Chlorpheniramine and Pregnancy
Although adequate studies have not been conducted on pregnancy and chlorpheniramine, survey-type studies have shown that antihistamines are not associated with birth defects. However, using antihistamines in late pregnancy may increase the risk of retinopathy of prematurity. If you become pregnant while taking this drug, your healthcare provider will weigh the benefits and risks before making a recommendation.
Chlorpheniramine (an active ingredient in Chlor-Trimeton®, Tussionex®, and many other medications) is an antihistamine often used for treating allergies or the common cold. Although the full risks to the fetus are not currently known, this medication is generally considered safe for use during pregnancy.
The U.S. Food and Drug Administration (FDA) uses a category system to classify the possible risks to a fetus when a specific medicine is taken during pregnancy. Pregnancy Category B is given to medicines that have not been adequately studied in pregnant humans but that do not appear to cause harm to the fetus in animal studies. Medications that have been shown to be safe for use in pregnancy in humans but have caused problems in laboratory animals are also given a Category B rating.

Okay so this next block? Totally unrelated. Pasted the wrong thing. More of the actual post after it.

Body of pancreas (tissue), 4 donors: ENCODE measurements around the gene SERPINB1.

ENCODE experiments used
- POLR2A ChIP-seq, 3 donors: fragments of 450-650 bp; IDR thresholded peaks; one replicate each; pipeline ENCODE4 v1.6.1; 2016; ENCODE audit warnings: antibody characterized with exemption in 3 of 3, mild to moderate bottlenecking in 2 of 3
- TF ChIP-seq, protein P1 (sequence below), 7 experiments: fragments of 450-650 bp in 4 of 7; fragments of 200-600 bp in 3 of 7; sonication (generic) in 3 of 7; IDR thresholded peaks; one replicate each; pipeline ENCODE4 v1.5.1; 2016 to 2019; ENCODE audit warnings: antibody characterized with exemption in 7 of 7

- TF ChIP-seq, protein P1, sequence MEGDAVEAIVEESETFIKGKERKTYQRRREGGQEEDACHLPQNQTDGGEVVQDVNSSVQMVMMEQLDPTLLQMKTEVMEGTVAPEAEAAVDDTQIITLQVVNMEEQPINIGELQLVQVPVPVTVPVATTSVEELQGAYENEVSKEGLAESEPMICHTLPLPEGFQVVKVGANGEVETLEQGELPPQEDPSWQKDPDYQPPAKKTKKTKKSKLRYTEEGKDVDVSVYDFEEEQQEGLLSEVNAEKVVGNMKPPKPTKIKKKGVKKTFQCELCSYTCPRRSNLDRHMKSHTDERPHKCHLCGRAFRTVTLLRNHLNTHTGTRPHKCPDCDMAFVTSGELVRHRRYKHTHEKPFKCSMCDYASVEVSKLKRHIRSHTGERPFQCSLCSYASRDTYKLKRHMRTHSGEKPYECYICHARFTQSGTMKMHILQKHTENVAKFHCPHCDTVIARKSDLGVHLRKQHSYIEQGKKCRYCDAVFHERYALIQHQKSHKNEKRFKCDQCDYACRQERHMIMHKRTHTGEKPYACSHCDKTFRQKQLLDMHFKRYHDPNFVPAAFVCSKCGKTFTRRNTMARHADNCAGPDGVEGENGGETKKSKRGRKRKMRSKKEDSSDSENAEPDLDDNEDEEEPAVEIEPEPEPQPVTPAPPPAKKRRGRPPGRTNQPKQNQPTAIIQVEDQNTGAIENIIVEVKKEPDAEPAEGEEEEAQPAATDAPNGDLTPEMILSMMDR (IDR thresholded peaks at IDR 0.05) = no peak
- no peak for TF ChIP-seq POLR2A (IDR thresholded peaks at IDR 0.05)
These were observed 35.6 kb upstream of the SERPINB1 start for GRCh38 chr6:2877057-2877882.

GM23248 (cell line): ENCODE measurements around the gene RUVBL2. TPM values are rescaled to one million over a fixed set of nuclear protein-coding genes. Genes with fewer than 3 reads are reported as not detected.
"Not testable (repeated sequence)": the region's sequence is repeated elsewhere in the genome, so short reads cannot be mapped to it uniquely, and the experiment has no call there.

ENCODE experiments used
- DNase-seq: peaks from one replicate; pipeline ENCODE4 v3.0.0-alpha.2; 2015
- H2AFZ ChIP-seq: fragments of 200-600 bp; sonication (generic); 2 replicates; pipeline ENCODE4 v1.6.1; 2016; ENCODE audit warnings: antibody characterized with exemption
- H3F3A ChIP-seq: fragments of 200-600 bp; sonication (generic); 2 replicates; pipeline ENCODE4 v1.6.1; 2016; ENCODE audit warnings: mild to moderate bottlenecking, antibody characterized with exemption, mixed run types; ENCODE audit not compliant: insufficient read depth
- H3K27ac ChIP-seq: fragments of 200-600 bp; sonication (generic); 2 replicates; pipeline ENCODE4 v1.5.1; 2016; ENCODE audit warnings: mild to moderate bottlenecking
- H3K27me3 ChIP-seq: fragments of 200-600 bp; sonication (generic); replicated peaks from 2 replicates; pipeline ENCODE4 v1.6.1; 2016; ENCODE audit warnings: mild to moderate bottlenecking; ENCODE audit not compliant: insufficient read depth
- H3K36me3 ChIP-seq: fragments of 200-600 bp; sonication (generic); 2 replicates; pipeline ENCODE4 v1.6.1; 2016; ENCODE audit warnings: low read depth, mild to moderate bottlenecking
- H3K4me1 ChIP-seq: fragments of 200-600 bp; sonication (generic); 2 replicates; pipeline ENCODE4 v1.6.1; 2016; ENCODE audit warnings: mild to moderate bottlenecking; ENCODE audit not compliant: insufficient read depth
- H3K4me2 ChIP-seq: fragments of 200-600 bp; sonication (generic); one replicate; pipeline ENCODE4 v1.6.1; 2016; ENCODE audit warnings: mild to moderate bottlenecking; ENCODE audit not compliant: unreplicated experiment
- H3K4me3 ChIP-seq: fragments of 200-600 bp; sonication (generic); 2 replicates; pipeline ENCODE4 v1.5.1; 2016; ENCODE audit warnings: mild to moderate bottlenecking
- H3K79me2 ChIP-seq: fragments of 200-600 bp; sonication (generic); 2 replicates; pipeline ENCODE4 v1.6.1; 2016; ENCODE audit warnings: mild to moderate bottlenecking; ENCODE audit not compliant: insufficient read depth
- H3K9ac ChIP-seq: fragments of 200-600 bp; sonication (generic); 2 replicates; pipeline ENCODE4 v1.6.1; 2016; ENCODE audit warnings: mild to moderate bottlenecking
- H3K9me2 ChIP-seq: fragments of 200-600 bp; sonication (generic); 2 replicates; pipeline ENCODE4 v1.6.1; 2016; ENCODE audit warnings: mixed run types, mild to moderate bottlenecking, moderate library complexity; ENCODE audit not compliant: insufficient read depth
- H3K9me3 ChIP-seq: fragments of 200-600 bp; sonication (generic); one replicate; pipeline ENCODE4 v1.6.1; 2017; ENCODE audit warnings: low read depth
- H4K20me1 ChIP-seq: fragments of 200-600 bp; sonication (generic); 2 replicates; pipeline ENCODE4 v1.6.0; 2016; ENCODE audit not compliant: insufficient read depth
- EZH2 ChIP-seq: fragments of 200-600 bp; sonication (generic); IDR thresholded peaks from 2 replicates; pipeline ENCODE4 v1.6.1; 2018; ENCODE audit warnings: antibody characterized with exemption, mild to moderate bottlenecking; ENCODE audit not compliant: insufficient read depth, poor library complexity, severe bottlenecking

Survey-type studies of antihistamine use in pregnant women do not suggest that antihistamines such as chlorpheniramine are associated with birth defects. However, the use of antihistamines during the last two weeks of pregnancy seems to increase the risk of retinopathy of prematurity (an eye problem in premature infants that can lead to blindness).
If you are pregnant or are thinking about becoming pregnant, let your healthcare provider know. He or she will consider the benefits and risks of taking chlorpheniramine during pregnancy before making a recommendation in your particular situation. If you are pregnant, do not take this drug without first discussing it with your healthcare provider.